We have a little Ikea cart with a compartmentalized tray for a top. Nothing really fit into the compartments well, things rolled around like a hot mess.
Less than 10 min of cut time later and three separate custom stands to the rescue.
I expected these to be experiments. Being both lazy and impetuous I was instead pleasantly surprised that everything fit together very nicely on the first try in PG maple ply. Auto kerf compensation on PG seems to work great - zero kerf adjustments were made in the cut file.
Thanks for the advice @markevans36301!
I considered acrylic but I only have clear right now and I hate waterspots. The curler and shaver never get wet so I think they’ll stay ok. Plus the curler barrels can get hot so wood seems safer than plastic on that one.
On kerf: they’ve seriously not implemented that yet? I mean I know passthrough alignment is still in the works but Dan mentions auto kerf being on the roadmap all the way back in 2016!
I think it has been on the roadmap since day one. It’s just going to be a tough nut to crack. We’ve seen stepping stones for passthrough alignment but nothing so far for auto kerf.
As to using wood, it looks like you keep a reasonably dry bath so you might have a good long run with these. I’ve got some costers that I’ve done nothing to, and they have lasted forever, but I’ve also known folk that have made kitchen accessories that have lasted but weeks.
One of the hottest topics in the beta and pre-release stage which continues to this day. There are many other features announced that needed attention. This topic is a good read through for them.
If you think it works, then it works. Honestly, there are a lot of projects where the kerf is so minimal, it doesn’t matter. I did some 1/4" walnut last night with some tabs and slots. Just through in 1/4" because the material was generally that thick. Four pieces lined up perfectly to fit into a fifth piece with nine slots to for the nine tabs. No glue needed.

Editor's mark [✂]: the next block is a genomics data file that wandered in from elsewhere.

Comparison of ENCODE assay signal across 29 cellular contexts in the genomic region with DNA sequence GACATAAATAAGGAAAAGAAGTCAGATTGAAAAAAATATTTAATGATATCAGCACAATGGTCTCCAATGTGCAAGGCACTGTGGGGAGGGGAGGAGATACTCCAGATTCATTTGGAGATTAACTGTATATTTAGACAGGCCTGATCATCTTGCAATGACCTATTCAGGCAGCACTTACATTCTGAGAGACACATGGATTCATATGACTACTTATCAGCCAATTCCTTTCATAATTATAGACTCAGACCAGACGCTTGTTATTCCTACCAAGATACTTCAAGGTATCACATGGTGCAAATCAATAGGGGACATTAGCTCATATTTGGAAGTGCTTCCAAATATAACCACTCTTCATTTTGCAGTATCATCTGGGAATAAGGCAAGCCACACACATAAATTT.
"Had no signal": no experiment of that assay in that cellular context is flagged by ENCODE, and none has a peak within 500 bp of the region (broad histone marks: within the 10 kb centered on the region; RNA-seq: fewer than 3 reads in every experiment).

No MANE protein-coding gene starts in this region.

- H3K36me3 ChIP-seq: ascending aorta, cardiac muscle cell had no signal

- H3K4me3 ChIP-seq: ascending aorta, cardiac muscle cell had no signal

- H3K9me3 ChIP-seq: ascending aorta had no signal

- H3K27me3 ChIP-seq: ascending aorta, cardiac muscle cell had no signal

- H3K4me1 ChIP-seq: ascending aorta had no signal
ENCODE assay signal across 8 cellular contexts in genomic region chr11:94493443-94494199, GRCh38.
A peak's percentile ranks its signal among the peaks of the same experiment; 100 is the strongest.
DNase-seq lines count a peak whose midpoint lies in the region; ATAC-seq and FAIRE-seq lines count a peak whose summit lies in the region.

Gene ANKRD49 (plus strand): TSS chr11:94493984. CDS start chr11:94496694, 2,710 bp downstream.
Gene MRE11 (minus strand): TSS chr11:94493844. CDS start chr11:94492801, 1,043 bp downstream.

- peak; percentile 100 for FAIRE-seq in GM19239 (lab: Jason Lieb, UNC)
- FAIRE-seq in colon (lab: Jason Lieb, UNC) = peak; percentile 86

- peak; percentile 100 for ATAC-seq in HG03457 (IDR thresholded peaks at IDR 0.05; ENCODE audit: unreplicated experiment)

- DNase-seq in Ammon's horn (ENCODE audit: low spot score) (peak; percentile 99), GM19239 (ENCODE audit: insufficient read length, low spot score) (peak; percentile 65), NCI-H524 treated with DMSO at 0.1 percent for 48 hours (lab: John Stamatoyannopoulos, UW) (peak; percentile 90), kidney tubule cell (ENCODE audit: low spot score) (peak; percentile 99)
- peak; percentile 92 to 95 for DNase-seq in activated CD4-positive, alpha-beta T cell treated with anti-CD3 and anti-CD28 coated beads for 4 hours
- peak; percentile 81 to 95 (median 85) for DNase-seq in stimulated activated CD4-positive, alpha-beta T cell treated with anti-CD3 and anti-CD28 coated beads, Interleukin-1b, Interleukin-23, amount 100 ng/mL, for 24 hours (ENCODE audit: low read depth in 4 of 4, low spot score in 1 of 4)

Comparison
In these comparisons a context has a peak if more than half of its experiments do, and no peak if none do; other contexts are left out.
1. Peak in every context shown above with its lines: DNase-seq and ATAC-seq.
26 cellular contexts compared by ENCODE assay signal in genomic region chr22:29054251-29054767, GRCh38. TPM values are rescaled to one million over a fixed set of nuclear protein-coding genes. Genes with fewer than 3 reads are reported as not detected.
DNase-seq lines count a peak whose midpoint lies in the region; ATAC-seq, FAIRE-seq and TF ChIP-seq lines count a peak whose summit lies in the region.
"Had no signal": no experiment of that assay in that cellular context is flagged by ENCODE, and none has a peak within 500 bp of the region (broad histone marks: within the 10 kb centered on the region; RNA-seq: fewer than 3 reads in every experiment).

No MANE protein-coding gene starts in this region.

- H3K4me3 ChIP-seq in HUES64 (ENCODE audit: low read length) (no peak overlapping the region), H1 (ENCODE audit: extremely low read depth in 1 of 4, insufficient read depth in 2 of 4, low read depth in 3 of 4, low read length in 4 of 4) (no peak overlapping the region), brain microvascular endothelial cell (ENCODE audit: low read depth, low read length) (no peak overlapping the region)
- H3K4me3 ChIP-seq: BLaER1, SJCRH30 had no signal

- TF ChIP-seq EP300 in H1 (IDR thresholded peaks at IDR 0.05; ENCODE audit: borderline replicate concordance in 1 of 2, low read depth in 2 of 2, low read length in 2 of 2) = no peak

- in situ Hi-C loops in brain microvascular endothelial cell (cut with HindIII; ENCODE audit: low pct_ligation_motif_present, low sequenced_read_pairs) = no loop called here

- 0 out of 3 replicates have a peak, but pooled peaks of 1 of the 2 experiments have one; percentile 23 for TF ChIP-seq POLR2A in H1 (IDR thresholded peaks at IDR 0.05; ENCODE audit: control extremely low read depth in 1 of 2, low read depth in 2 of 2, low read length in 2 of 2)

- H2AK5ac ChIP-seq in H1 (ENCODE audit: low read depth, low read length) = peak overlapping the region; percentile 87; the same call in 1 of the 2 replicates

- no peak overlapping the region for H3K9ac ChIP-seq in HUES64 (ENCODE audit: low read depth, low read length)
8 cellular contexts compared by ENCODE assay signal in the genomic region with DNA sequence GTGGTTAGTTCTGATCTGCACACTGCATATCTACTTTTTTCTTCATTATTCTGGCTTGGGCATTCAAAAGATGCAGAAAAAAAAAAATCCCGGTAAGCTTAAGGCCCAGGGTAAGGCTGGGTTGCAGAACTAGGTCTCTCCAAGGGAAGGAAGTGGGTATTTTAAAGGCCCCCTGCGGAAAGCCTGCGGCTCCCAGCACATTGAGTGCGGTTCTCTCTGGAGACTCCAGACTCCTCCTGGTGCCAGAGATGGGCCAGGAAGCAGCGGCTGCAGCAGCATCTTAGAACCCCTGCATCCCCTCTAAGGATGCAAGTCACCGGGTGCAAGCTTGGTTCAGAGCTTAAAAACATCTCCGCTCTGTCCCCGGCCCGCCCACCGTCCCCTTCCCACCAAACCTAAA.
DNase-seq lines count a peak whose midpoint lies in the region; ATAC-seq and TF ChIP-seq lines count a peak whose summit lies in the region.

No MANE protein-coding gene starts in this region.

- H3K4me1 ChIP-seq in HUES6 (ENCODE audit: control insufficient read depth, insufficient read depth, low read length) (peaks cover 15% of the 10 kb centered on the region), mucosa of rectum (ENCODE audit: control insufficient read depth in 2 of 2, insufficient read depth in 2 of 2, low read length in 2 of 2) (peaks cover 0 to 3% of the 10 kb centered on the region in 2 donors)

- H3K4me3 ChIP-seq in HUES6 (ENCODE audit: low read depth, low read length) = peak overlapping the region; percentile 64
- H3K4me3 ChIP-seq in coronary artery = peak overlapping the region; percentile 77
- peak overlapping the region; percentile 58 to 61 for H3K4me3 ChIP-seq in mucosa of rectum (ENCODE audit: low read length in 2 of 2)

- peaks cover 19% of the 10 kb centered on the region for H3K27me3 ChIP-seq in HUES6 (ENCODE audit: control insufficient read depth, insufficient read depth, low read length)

But there are many cases where kerf is crucial. the Glowforge can cut with such precision that the kerf does matter on inlays and acrylic. For the time being it is a design step for the user rather than a laser operation in the GFUI.
I think of something like the “stamp” feature in an Epilog. I have done a bunch of reading and testing to figure out a way to get a nice 3D engrave that does shoulders on relief letters. Inkscape doesn’t have a “glow” function like Illustrator or Photoshop. I use Gimp so seldom that I haven’t spent the time trying to find a workflow for this. Tried gradient meshes and all sorts of things.
Eventually I went to Onshape and came up with this:
Went back to Onshape to raise the height of the letters. It actually did a fairly good 3D engrave, but still fairly rounded and no sharp bevels. Getting the shoulders engraved with depth over such a short distance for such small letters is a challenge. I’m still thinking about it.
Some of the OpenSCAD folks could come up with a good script for this I’m sure.
So having a functionality like “stamp mode” or “auto kerf compensation” would be cool. We’ll see what they come up with. I’d say they have something in mind, but getting the camera alignment straightened out with the new calibration routine and Set Focus are a great step toward fulfilling all the promised features. That pass through alignment seems to be the focus for right now.